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As you well know there is a population that wants to remove the four lower dams on the Snake River downstream of Lewiston ID.

What is under all that Lake water? Would it be good floating? Any Rapids?

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As you well know there is a population that wants to remove the four lower dams on the Snake River downstream of Lewiston ID.

What is under all that Lake water? Would it be good floating? Any Rapids?

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The average drop would be about 3.1 feet per mile. The dams are built in the zones where rapids might exist but the bedrock has been cleared of obstructions when damn were constructed. So don't think there would be much. Lewis and Clark only described rapids on the columbia below lewiston. It would take a 100 years of run off before the river floor would stabilize and wash out all the silt. Waves might come in and out - never to be seen again all in the same day!
 

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I don't know how they line up with the dams but the Lewis and Clark journals as well as some latter trappers mention a lot about rapids and portages in the area north and west of the Blue Mountains.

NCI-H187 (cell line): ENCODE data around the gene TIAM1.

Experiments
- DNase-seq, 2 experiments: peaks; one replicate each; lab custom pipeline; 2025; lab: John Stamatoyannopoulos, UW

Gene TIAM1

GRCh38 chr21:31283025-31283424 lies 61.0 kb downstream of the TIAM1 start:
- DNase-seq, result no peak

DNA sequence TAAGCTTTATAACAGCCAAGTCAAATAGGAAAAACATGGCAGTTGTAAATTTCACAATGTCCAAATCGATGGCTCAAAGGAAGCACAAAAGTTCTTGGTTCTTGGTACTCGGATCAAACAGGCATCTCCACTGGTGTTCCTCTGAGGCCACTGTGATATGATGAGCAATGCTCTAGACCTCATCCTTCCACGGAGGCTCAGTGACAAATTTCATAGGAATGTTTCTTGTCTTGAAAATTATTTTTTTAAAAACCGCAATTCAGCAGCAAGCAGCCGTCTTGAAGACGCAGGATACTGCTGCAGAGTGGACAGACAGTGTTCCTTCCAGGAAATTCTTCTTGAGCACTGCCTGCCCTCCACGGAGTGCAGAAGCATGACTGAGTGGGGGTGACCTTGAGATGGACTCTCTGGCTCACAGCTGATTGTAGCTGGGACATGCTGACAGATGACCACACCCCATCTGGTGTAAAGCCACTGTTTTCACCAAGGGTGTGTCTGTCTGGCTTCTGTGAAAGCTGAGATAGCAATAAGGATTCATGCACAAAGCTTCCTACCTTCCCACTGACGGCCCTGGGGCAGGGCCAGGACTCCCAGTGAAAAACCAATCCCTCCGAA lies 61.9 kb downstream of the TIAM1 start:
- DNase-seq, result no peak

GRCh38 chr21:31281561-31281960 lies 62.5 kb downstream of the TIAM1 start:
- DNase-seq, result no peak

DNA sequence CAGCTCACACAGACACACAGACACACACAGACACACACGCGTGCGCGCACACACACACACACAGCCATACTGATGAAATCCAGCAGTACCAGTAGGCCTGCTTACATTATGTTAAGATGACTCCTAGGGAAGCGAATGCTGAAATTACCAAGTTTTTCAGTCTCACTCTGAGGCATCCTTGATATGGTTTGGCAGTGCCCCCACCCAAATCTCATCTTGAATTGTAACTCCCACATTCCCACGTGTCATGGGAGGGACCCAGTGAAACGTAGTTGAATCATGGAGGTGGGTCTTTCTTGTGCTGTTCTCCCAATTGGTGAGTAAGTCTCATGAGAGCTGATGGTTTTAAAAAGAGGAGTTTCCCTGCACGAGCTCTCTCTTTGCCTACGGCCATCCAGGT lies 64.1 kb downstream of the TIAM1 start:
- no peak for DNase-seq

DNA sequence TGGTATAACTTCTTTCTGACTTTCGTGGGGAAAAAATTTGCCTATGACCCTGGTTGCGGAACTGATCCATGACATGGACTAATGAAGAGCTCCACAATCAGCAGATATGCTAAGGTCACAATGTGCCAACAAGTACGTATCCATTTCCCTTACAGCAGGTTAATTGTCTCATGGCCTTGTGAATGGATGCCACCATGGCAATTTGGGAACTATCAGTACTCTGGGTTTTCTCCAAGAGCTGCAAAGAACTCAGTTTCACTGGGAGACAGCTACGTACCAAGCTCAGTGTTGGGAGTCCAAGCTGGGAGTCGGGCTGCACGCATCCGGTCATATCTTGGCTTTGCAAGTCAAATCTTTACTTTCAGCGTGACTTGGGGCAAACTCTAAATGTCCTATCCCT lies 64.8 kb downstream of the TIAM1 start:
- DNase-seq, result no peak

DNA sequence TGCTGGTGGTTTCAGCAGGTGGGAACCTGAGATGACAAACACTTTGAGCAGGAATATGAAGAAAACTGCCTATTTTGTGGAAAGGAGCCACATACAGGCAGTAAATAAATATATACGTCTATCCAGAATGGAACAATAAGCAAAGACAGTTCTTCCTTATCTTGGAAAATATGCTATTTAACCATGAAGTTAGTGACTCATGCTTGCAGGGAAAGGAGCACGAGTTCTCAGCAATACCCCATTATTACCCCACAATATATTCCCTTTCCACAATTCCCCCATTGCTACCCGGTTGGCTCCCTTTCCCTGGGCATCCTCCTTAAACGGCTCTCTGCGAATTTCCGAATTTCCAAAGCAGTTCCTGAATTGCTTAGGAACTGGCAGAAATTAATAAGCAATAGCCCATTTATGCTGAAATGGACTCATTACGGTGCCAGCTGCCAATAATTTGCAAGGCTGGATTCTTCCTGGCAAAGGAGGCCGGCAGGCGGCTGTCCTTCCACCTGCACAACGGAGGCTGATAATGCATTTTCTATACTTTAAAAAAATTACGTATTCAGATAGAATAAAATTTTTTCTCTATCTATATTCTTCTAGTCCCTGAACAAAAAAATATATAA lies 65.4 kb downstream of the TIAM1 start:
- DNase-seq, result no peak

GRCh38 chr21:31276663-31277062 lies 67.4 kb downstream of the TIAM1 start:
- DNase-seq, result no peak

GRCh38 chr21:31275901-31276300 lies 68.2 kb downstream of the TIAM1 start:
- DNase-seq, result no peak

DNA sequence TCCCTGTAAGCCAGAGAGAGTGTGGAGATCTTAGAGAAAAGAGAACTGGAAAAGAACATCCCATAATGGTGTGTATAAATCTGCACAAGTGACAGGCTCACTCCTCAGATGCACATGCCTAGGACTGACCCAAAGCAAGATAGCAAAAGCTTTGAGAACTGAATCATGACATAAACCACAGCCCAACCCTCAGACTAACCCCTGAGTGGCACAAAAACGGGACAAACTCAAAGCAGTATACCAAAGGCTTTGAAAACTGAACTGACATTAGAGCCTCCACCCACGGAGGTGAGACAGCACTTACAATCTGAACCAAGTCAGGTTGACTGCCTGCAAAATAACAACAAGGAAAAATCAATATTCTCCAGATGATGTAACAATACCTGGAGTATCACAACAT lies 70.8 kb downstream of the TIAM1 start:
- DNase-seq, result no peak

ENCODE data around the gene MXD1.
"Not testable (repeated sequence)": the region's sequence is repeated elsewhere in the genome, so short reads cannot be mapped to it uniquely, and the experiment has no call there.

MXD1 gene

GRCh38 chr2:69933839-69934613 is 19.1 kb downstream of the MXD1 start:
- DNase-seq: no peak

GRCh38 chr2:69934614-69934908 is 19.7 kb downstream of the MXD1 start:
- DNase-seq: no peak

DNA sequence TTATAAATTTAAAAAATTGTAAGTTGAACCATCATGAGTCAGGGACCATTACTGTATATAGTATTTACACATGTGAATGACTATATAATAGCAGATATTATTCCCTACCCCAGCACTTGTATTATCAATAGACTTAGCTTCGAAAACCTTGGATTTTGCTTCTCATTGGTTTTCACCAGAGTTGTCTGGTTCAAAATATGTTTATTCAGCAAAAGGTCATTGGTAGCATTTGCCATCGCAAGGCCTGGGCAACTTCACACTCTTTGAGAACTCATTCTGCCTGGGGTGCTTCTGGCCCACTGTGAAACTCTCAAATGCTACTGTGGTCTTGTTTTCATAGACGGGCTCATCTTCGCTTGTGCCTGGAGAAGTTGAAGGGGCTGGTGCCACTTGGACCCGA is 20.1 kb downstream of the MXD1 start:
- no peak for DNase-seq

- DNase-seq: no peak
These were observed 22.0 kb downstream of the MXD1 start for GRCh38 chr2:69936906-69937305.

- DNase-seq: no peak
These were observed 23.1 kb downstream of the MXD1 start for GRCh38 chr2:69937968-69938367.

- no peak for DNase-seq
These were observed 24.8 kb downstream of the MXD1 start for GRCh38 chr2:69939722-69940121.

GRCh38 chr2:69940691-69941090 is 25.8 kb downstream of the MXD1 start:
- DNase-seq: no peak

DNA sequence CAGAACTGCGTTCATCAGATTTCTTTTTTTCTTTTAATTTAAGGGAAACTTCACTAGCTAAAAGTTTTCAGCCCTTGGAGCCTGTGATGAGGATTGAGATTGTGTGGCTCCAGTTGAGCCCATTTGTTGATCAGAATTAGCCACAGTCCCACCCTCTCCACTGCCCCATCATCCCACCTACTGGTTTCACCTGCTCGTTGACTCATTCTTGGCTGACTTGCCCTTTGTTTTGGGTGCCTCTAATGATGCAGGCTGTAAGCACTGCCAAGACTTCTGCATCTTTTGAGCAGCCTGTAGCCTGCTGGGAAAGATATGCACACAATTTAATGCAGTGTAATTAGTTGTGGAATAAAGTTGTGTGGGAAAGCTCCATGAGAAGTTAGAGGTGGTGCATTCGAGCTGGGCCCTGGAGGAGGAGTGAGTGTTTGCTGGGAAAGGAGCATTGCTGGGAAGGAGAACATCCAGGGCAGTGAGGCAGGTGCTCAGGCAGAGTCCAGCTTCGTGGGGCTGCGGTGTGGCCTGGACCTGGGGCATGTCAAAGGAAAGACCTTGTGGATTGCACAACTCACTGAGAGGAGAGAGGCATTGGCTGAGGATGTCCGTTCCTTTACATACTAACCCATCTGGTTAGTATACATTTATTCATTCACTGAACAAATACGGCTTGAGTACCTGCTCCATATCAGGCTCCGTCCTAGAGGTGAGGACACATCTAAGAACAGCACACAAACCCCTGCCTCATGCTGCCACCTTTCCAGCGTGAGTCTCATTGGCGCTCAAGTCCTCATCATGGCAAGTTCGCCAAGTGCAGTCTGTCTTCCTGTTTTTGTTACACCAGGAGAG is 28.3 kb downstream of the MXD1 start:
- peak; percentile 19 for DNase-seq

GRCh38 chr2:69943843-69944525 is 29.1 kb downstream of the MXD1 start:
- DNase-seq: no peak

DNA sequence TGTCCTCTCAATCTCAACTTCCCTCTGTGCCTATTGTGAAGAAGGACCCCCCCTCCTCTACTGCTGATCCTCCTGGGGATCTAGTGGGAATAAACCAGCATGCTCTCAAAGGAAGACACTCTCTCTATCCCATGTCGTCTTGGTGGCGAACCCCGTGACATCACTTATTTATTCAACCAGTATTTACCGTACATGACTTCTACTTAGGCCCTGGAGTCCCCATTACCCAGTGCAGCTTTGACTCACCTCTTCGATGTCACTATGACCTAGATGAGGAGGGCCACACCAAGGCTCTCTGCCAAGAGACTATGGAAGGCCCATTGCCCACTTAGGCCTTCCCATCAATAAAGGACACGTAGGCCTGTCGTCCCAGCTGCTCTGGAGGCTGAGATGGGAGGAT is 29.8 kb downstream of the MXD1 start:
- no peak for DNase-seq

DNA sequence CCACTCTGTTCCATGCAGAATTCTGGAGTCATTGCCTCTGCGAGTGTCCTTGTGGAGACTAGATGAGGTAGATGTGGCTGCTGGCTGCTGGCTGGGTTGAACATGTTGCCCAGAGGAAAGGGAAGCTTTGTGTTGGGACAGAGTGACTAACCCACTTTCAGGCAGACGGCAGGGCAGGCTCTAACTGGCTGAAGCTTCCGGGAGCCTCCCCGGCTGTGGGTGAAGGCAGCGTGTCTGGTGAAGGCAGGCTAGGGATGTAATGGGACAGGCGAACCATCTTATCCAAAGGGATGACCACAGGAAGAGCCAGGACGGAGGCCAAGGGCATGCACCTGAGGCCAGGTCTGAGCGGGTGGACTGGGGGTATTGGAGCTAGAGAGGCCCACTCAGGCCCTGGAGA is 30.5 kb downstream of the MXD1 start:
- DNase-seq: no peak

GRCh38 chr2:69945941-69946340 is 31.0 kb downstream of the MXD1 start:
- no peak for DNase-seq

Bonneville also tried to get to the Willamette valley in winter and hoped to go down the snake on foot, but found it impassable and had to trudge over the blues, through the Grand Rhonde valley and back down the snake somehow. Finally got back to the river and couldn't make a go of it - had to back track to their winter camp (somewhere on the upper salmon near north fork, id - if I recall correctly.

I think there were some major rapids and falls mentioned in his journals around the 1000 springs area, Fascinating reading if you're into early Anglo-European history of the region. I just don't have much of a handle on where the dams are and what remains. It's not an area I've been in much, except on the reservoirs when I was a kid.

One issue with removal will be the sedimentation/down cutting. Think Pearce Ferry rapid videos of late. When I was young that was a life's goal of mine, to work with the morphological changes of streams as the system re-equilibrated following dam removal. Needless to say, it hasn't become much of a career path yet... maybe there is still hope. Anyways it may take some time for things to "settle down" following any major dam removal prior to it being safe to start boating in earnest.
 

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Elk, everything you mention is upstream of Lewiston. OP is talking about downstream of L-Town not upstream as mentioned in his post. You are right that upstream of Lewiston caused serious issues back in the day. The Snake below Lewiston to the Columbia was not as bad as Orofino to Lewston Clearwater river according to Lewis Clack Journals.
 
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